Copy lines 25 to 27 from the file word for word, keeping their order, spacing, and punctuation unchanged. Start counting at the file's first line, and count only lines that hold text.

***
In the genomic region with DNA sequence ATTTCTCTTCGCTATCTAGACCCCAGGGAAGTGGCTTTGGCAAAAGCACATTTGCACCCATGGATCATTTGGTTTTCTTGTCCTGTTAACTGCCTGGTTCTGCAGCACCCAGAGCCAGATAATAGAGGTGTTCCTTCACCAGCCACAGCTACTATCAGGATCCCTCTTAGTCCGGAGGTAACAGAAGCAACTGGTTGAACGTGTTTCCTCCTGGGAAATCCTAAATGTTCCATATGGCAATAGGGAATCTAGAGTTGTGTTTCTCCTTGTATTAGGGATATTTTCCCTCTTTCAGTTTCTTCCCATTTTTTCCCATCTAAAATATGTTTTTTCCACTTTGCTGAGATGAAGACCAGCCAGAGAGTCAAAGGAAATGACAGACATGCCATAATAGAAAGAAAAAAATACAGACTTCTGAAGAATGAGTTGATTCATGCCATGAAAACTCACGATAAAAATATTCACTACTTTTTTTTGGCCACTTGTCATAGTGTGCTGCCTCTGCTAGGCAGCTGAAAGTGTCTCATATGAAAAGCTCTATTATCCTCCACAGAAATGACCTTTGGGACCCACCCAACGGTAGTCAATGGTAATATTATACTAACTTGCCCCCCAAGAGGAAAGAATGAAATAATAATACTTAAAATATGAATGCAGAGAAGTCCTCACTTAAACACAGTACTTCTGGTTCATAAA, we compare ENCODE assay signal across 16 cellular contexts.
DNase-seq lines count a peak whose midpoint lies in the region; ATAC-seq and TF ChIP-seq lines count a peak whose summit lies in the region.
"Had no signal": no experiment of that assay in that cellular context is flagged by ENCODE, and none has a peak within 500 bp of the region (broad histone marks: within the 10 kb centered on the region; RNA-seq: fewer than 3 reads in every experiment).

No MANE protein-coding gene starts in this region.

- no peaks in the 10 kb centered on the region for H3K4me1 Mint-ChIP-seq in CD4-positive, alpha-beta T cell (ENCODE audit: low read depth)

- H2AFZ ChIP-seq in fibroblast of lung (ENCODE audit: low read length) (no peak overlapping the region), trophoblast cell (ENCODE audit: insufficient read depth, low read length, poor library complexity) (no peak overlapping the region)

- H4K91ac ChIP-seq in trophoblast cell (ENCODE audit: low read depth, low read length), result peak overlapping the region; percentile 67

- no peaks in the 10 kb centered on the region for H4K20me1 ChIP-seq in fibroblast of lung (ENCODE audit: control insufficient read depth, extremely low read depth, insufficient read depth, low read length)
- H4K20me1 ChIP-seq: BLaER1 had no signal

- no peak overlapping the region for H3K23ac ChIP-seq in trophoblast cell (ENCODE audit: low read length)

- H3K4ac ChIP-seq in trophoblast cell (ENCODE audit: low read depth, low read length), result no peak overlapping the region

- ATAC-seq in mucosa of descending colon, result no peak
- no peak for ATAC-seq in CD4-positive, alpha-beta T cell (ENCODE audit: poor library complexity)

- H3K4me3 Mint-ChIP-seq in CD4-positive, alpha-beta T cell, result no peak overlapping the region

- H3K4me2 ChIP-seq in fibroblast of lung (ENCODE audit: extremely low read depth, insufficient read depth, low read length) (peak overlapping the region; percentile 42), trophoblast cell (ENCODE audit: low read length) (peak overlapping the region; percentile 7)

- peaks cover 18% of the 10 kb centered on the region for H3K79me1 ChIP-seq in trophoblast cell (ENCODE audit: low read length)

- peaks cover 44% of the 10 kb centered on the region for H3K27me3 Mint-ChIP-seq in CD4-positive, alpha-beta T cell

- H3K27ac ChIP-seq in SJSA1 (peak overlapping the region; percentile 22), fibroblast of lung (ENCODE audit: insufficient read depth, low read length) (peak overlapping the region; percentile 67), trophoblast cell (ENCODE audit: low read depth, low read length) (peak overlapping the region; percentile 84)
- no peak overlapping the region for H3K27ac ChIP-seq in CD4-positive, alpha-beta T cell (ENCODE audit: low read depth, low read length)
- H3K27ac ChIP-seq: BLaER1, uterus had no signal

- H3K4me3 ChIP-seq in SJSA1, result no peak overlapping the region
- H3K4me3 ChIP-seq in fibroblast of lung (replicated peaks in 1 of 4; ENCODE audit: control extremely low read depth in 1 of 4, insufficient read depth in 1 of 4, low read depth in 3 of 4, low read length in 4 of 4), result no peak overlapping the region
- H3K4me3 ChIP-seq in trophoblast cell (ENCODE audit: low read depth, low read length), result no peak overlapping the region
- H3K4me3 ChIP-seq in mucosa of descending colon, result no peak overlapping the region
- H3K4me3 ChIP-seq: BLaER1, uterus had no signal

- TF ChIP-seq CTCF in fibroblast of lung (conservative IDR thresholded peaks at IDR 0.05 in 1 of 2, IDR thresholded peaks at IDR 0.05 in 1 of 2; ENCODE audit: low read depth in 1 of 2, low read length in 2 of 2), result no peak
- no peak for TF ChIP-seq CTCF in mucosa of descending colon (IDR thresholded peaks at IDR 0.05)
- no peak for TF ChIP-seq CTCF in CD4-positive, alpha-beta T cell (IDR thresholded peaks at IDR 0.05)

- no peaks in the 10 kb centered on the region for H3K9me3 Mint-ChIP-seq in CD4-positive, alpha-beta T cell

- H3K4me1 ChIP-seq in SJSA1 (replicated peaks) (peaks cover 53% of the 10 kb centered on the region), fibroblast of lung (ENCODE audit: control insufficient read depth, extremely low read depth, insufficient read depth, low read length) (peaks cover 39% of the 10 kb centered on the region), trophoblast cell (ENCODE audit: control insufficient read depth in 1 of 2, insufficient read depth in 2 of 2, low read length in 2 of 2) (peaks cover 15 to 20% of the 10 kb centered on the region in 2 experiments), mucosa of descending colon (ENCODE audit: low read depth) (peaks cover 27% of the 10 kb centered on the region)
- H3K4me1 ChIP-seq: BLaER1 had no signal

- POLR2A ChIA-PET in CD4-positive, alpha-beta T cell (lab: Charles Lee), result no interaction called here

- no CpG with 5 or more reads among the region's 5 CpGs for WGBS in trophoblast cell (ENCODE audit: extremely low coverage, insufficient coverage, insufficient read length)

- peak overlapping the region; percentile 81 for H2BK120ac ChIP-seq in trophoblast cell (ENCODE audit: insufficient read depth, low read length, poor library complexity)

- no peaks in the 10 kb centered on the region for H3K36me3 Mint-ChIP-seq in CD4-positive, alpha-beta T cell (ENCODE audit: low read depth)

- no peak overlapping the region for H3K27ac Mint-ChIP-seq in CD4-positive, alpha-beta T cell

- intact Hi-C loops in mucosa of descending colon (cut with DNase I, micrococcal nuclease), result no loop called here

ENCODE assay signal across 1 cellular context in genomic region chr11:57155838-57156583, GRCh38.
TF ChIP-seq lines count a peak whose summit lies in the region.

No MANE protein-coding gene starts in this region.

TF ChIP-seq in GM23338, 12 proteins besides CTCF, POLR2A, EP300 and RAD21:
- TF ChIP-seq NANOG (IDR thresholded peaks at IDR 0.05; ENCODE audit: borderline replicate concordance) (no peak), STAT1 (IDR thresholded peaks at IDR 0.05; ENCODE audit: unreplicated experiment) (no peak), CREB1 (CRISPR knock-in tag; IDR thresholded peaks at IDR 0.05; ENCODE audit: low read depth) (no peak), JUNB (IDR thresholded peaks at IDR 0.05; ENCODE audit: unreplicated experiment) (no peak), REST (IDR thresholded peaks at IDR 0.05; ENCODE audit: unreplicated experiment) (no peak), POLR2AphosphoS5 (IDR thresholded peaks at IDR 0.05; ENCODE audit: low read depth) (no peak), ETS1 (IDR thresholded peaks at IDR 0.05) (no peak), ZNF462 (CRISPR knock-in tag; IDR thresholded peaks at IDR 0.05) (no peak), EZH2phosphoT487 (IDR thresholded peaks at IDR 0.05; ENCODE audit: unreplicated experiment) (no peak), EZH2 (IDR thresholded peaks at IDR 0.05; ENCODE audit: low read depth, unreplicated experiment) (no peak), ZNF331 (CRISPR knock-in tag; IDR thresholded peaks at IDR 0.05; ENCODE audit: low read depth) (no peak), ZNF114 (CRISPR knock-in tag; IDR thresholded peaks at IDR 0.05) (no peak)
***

- H3K4me3 ChIP-seq: BLaER1, uterus had no signal

- TF ChIP-seq CTCF in fibroblast of lung (conservative IDR thresholded peaks at IDR 0.05 in 1 of 2, IDR thresholded peaks at IDR 0.05 in 1 of 2; ENCODE audit: low read depth in 1 of 2, low read length in 2 of 2), result no peak
- no peak for TF ChIP-seq CTCF in mucosa of descending colon (IDR thresholded peaks at IDR 0.05)